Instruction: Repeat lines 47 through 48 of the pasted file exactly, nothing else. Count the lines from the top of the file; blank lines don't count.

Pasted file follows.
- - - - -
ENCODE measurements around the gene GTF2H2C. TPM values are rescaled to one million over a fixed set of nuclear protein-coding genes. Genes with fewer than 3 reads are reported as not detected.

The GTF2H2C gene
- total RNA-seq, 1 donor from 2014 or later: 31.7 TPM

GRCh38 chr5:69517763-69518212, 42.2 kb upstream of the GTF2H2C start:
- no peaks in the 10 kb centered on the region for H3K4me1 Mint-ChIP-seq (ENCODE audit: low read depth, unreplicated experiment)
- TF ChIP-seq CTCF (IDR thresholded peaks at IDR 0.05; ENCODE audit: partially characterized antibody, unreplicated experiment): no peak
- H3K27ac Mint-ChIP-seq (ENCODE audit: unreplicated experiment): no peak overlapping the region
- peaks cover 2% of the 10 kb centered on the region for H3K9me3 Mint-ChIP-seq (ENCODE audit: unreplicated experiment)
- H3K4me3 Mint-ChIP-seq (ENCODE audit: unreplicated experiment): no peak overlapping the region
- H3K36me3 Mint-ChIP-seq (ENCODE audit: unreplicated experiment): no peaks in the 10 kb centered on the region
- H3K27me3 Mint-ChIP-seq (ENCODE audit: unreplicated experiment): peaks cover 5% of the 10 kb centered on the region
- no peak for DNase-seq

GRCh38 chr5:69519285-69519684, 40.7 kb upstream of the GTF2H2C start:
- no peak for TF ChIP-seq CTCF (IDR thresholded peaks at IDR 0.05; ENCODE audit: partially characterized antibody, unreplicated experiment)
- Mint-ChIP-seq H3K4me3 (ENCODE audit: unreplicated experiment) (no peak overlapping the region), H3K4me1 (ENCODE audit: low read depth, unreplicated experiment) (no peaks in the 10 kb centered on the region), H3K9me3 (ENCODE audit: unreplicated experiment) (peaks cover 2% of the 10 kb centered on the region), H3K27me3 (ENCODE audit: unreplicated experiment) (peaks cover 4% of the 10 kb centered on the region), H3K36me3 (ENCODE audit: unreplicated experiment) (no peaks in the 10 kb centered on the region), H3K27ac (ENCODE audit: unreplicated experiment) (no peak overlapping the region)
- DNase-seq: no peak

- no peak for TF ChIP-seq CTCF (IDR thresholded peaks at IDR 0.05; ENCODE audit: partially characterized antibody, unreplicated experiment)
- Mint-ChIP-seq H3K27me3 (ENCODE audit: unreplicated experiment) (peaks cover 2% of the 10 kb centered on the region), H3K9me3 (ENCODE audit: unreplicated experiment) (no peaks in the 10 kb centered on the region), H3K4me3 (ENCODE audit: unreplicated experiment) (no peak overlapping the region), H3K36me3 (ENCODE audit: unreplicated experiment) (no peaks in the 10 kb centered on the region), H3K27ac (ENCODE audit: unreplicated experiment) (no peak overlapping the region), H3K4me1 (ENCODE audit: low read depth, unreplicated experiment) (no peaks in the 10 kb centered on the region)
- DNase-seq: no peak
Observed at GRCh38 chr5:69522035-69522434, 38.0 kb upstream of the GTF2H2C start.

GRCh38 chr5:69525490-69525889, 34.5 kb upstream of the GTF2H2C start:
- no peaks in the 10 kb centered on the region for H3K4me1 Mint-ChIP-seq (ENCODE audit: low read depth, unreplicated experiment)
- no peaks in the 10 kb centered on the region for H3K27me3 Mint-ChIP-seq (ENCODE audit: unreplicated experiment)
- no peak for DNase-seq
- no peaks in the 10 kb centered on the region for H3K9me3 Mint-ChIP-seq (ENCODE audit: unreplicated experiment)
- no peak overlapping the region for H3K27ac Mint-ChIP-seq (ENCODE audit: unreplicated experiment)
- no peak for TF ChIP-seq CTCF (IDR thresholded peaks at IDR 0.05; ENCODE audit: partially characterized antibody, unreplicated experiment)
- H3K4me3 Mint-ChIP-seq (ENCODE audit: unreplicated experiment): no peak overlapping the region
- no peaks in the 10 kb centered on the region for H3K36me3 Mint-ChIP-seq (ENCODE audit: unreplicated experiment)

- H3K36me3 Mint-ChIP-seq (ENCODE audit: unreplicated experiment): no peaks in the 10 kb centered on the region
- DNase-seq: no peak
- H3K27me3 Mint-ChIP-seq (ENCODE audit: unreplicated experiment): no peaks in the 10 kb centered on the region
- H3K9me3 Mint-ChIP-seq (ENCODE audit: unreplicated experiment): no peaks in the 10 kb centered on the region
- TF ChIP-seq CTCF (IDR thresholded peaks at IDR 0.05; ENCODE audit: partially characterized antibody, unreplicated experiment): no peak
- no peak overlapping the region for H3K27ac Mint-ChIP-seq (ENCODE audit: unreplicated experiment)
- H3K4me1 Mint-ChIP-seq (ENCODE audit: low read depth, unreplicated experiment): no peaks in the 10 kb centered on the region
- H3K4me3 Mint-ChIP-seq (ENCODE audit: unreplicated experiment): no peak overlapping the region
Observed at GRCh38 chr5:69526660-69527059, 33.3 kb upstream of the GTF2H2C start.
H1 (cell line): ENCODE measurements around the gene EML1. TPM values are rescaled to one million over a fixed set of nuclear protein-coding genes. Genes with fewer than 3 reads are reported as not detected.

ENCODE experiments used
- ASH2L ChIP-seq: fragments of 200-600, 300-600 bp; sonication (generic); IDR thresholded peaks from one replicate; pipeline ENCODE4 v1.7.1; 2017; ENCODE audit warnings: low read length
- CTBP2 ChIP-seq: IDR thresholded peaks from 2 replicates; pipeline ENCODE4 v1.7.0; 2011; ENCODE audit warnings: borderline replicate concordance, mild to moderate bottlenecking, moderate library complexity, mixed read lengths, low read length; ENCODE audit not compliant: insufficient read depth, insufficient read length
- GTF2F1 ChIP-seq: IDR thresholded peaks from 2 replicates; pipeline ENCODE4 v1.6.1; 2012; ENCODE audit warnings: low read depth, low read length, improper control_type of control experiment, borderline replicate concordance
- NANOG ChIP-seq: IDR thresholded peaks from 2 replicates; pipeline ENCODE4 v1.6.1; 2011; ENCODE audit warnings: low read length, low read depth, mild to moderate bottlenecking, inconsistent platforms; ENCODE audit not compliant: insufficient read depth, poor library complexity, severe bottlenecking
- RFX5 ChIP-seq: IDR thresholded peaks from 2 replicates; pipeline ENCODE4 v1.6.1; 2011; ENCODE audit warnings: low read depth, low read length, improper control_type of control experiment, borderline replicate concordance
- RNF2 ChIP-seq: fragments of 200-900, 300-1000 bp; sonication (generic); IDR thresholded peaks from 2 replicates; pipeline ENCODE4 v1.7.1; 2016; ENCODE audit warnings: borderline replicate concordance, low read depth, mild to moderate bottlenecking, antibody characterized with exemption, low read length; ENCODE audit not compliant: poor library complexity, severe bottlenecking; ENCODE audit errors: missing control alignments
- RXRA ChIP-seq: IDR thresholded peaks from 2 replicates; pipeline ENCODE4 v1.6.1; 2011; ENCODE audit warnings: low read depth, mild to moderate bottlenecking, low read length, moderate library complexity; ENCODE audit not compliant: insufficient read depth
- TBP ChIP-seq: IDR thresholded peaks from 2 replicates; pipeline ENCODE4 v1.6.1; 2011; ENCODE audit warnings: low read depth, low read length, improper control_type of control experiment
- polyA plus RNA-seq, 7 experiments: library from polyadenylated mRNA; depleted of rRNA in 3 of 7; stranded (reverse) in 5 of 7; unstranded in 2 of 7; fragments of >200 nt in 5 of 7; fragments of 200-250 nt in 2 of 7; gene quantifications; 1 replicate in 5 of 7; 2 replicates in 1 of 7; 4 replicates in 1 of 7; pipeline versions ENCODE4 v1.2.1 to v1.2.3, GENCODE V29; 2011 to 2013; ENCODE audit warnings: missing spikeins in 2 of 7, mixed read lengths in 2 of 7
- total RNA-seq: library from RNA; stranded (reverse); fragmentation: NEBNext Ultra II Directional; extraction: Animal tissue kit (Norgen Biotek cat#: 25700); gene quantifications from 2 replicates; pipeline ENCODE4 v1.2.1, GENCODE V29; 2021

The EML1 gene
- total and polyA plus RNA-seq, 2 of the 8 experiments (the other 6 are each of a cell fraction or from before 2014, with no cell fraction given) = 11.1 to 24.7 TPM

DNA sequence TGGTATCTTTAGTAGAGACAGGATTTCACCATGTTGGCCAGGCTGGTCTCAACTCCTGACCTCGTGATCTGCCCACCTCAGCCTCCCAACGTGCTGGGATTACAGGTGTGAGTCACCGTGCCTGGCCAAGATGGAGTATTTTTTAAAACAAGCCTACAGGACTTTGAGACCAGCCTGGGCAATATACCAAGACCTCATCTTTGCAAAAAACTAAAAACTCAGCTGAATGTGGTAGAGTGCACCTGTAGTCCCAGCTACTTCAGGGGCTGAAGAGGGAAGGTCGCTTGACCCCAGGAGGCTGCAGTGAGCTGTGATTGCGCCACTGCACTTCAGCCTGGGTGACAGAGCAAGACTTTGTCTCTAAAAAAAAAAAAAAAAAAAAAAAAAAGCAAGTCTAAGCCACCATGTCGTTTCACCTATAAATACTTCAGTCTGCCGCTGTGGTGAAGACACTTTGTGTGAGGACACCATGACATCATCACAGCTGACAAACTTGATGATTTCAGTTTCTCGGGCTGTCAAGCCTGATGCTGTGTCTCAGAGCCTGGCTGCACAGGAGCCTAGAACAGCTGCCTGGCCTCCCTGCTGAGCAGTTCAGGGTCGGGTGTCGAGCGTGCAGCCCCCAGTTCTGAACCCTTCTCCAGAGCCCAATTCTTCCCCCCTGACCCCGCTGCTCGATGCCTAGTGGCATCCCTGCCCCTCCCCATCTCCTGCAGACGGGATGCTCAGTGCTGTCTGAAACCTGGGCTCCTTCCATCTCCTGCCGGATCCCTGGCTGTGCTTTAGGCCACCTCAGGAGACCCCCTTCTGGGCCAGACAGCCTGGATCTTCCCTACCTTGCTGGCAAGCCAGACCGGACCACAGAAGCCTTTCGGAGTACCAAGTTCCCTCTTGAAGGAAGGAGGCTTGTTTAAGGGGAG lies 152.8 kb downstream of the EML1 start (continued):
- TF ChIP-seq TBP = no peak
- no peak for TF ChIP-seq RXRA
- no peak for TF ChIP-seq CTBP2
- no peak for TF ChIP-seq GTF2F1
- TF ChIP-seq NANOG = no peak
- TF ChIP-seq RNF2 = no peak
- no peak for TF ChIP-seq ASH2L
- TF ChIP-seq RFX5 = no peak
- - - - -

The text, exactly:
- RXRA ChIP-seq: IDR thresholded peaks from 2 replicates; pipeline ENCODE4 v1.6.1; 2011; ENCODE audit warnings: low read depth, mild to moderate bottlenecking, low read length, moderate library complexity; ENCODE audit not compliant: insufficient read depth
- TBP ChIP-seq: IDR thresholded peaks from 2 replicates; pipeline ENCODE4 v1.6.1; 2011; ENCODE audit warnings: low read depth, low read length, improper control_type of control experiment